Rep. Chris Smith (R-NJ) Floor Statement in Support of Presidential Veto of Embryonic Stem Cell Research Legislation (HR 810)
Mr. Speaker, never in my 26 years as a Member of Congress have I seen so much hyperbole, misinformation and misattribution of success as in the embryonic stem cell debate.
Despite recent revelations of massive fraud by prominent stem cell researchers in South Korea, despite the fact that there hasn't been anything even close to success of any kind in treating any human being anywhere in the world with embryonic stem cells, despite all of this and so much more, embryonic stem cell proponents demand that tens of thousands of perfectly healthy human embryos be destroyed for taxpayer-funded research.
This is especially troubling in light of the stunning breakthroughs and successes announced almost daily of adult and cord blood stem cell therapies that are today helping men and women with leukemia, sickle cell anemia, and a myriad of other diseases. Ethical stem cell research, Mr. Speaker, has given not only hope, but it has given us real, durable therapies that work.
Arguments were made on this floor, Mr. Speaker, that we are just using spare or leftover embryos as if they exist as a subclass of surplus human beings that can be experimented on or slaughtered at will.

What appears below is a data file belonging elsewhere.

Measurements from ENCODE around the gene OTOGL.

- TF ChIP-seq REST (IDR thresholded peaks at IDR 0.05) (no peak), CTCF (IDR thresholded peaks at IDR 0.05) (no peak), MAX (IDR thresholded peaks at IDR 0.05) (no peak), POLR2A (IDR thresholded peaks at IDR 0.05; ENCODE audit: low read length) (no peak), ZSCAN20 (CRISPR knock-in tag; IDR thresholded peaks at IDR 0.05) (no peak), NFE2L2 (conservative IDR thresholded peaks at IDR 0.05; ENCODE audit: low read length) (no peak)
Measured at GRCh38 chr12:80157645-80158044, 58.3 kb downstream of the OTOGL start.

A few hours ago at the White House, several of us met with some of those snowflake children, all of whom were adopted while they were still in their embryonic stage and frozen in what we like to call frozen orphanages. Believe me, watching snowflakes children laugh, smile and act, well, like kids underscored the fact that they are every bit as human and alive and precious as any other child. Under the Castle bill, these so-called surplus humans are throwaways. Adopt them, don't destroy them.
Mr. Speaker, finally, make no mistake about it, those of us who oppose the Castle bill support aggressive stem cell research and judicious application of stem cells to mitigate and cure diseases. That is why I sponsored the Stem Cell Therapeutic and Research Act of 2005. It provides $265 million for comprehensive cord blood and bone marrow stem cells. That is why we support the $609 million in FY 2006 currently been expended under the NIH for ethical stem cells.
Yesterday, Hannah Strege, the first known snowflake embryo adoption, told a small group of us: ``Don't kill the embryos, we are kids and we want to grow up too.'' How come a 7-year-old gets it and we don't. Sustain the veto.